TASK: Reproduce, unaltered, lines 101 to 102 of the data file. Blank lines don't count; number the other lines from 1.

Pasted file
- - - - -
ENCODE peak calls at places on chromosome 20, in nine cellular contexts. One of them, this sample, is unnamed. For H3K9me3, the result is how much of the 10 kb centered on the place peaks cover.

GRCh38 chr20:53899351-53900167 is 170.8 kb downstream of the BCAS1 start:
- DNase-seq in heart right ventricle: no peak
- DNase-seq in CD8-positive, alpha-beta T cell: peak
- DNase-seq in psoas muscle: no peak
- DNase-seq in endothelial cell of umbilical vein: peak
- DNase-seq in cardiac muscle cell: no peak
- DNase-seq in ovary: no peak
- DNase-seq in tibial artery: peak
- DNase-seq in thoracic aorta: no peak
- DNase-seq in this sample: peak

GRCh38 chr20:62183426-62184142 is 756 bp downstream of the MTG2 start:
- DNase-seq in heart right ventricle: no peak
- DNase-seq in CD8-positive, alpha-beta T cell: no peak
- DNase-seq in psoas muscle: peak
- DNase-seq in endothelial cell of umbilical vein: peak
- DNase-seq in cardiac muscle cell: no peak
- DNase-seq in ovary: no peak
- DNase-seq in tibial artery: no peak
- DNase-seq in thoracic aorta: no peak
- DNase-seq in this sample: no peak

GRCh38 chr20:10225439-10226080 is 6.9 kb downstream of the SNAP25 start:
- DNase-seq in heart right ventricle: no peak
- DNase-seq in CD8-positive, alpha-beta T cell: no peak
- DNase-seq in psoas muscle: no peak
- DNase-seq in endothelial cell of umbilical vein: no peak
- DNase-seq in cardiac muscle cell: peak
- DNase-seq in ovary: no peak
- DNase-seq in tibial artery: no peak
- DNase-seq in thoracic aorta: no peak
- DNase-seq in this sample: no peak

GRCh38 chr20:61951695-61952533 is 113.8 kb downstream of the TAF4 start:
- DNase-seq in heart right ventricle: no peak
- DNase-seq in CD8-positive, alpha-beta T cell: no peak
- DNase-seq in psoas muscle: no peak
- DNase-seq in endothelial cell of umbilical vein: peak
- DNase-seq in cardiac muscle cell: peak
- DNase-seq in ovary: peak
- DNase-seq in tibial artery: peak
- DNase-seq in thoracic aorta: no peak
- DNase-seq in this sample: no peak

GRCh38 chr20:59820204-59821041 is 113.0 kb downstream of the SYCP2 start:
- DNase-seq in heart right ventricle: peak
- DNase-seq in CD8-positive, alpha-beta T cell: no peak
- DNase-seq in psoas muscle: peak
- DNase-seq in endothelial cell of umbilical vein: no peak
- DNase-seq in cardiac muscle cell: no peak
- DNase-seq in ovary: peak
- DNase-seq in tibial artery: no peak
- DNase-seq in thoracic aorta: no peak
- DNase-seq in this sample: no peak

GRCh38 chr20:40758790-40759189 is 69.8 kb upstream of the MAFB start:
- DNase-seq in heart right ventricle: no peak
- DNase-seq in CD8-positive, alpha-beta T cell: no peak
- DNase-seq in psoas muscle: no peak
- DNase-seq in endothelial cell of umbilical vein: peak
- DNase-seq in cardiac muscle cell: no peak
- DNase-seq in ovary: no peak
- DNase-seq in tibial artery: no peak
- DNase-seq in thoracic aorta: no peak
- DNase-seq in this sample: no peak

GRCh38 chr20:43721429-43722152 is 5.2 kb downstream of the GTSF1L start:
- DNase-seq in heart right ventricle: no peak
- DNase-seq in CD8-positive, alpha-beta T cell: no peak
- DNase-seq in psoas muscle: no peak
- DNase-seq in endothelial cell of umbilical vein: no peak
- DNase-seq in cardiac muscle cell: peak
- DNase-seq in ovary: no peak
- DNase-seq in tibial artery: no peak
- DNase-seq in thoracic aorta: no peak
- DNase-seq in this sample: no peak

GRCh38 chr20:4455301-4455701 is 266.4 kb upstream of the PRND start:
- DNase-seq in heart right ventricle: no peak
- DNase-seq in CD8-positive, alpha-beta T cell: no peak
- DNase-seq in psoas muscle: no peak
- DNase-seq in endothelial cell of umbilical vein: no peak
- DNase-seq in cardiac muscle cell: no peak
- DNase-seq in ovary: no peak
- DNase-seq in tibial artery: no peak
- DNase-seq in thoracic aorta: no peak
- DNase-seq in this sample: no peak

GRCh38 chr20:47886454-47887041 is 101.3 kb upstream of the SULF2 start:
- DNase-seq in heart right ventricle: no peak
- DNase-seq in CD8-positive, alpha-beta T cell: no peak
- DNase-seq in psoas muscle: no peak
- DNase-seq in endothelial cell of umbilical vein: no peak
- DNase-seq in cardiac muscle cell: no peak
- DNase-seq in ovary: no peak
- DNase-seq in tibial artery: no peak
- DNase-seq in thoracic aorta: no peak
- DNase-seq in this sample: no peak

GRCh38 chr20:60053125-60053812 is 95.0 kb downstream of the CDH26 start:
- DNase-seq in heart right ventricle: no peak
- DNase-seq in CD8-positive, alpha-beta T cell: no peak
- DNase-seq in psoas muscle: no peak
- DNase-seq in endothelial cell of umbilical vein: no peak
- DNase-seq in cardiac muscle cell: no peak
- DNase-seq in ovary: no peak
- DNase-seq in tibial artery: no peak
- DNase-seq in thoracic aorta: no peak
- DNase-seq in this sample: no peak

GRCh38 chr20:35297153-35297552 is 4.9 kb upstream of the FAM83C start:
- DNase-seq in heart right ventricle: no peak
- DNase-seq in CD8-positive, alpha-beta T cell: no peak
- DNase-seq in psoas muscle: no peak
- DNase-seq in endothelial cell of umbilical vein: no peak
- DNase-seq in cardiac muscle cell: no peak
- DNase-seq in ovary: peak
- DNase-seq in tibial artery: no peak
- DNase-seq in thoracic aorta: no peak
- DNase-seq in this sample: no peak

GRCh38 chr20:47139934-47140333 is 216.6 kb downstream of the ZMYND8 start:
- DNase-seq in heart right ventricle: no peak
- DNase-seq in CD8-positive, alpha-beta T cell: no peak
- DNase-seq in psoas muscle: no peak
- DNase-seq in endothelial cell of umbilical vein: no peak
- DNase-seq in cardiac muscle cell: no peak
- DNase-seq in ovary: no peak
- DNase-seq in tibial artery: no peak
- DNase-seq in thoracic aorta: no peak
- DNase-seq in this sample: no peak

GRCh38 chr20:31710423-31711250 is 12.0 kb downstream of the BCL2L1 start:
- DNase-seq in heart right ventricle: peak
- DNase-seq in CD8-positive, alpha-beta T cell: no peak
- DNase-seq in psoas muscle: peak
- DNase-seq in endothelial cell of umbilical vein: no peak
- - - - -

- DNase-seq in this sample: no peak

GRCh38 chr20:35297153-35297552 is 4.9 kb upstream of the FAM83C start: